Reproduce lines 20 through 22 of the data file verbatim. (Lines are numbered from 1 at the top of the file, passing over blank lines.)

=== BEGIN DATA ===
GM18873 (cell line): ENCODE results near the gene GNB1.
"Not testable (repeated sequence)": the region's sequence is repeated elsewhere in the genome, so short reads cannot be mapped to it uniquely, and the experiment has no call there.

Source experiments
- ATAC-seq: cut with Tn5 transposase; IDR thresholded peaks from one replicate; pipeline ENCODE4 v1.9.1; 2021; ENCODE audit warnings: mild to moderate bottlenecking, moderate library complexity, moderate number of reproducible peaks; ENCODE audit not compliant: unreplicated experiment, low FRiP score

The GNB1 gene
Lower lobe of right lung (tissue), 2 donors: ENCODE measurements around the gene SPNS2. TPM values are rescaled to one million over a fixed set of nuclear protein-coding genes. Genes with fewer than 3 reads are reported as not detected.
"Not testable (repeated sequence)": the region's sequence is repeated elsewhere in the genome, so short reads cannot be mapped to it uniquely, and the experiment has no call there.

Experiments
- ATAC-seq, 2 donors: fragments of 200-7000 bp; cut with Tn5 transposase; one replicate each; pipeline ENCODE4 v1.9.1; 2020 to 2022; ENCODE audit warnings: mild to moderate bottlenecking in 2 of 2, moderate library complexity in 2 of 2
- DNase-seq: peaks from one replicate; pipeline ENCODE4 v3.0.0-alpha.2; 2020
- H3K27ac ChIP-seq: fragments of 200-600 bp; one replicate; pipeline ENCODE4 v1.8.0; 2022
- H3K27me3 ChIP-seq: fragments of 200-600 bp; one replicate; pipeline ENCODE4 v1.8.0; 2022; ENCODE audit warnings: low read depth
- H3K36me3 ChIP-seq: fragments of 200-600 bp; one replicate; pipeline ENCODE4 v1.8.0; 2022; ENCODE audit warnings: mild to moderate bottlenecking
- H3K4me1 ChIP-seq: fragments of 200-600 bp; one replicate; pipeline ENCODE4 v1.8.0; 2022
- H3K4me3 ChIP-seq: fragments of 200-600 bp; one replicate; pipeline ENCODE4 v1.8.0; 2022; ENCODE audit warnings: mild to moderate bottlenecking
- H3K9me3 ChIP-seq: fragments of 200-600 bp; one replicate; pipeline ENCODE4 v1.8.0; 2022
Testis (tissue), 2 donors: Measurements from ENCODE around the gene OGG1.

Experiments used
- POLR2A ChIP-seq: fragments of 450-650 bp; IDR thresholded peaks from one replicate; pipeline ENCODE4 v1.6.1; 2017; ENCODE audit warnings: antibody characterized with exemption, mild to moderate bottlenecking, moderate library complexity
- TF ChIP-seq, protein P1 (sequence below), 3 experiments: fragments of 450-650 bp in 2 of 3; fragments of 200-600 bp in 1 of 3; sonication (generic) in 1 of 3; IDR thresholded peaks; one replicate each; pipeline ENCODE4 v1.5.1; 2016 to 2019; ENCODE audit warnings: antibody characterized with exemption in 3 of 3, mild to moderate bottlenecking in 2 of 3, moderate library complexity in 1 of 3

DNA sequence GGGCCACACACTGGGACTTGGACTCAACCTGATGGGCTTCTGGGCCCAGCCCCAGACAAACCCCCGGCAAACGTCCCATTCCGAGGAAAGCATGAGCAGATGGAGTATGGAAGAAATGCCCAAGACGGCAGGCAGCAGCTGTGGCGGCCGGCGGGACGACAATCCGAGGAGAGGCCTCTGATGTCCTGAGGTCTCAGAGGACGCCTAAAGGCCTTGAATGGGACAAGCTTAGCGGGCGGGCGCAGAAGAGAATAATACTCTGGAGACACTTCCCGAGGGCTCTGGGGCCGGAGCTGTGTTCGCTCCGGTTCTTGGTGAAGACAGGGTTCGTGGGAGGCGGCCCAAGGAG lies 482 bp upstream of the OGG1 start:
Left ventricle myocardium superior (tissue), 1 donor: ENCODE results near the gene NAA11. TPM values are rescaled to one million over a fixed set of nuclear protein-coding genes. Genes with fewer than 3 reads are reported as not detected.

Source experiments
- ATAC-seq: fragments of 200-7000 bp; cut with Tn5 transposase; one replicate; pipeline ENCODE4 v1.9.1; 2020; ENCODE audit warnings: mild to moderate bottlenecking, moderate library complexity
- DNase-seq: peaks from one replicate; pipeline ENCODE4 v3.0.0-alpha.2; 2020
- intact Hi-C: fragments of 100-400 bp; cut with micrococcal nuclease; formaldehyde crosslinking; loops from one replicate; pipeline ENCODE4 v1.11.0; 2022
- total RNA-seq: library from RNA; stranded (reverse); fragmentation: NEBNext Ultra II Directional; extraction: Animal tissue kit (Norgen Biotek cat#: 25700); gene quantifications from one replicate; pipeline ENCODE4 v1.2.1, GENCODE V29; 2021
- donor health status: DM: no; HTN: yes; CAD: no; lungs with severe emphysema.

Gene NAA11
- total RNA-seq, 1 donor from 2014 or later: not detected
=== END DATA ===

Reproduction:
- TF ChIP-seq, protein P1 (sequence below), 3 experiments: fragments of 450-650 bp in 2 of 3; fragments of 200-600 bp in 1 of 3; sonication (generic) in 1 of 3; IDR thresholded peaks; one replicate each; pipeline ENCODE4 v1.5.1; 2016 to 2019; ENCODE audit warnings: antibody characterized with exemption in 3 of 3, mild to moderate bottlenecking in 2 of 3, moderate library complexity in 1 of 3

DNA sequence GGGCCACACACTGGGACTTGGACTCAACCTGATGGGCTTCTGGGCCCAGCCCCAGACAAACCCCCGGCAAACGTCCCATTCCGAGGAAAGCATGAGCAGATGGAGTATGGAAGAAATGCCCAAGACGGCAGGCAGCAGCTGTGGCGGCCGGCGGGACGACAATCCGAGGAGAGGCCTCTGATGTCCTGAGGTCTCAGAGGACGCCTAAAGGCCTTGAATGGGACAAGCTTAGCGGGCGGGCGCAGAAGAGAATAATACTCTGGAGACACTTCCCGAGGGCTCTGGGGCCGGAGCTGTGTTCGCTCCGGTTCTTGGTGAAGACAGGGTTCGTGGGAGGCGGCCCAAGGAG lies 482 bp upstream of the OGG1 start:
Left ventricle myocardium superior (tissue), 1 donor: ENCODE results near the gene NAA11. TPM values are rescaled to one million over a fixed set of nuclear protein-coding genes. Genes with fewer than 3 reads are reported as not detected.